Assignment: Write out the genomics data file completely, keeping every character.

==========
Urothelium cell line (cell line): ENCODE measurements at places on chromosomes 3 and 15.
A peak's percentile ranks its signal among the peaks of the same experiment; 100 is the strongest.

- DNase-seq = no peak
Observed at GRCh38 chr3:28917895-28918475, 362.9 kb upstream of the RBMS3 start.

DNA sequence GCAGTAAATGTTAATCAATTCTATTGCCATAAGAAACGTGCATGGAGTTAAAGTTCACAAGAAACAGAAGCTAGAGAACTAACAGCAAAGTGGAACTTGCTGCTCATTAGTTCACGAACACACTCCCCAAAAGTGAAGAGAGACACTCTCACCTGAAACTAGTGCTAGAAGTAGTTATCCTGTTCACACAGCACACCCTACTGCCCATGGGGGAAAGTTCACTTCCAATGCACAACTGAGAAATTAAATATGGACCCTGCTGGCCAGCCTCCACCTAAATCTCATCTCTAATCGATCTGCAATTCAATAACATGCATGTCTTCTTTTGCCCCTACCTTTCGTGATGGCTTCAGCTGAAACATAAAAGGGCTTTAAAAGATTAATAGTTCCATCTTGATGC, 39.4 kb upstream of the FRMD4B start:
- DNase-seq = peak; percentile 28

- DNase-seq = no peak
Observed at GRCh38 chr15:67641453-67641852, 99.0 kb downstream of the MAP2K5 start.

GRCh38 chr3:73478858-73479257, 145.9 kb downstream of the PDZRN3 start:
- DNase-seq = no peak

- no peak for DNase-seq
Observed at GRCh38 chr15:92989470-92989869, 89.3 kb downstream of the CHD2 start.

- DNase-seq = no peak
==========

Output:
Urothelium cell line (cell line): ENCODE measurements at places on chromosomes 3 and 15.
A peak's percentile ranks its signal among the peaks of the same experiment; 100 is the strongest.

- DNase-seq = no peak
Observed at GRCh38 chr3:28917895-28918475, 362.9 kb upstream of the RBMS3 start.

DNA sequence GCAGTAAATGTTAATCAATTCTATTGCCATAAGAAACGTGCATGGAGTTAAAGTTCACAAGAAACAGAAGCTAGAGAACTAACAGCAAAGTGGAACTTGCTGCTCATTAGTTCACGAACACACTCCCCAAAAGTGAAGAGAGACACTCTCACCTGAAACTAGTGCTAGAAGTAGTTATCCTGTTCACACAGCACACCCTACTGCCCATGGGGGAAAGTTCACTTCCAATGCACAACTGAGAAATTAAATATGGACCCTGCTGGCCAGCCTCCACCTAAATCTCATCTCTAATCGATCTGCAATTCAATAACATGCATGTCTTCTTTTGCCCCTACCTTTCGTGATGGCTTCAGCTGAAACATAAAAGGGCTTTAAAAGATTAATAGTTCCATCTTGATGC, 39.4 kb upstream of the FRMD4B start:
- DNase-seq = peak; percentile 28

- DNase-seq = no peak
Observed at GRCh38 chr15:67641453-67641852, 99.0 kb downstream of the MAP2K5 start.

GRCh38 chr3:73478858-73479257, 145.9 kb downstream of the PDZRN3 start:
- DNase-seq = no peak

- no peak for DNase-seq
Observed at GRCh38 chr15:92989470-92989869, 89.3 kb downstream of the CHD2 start.

- DNase-seq = no peak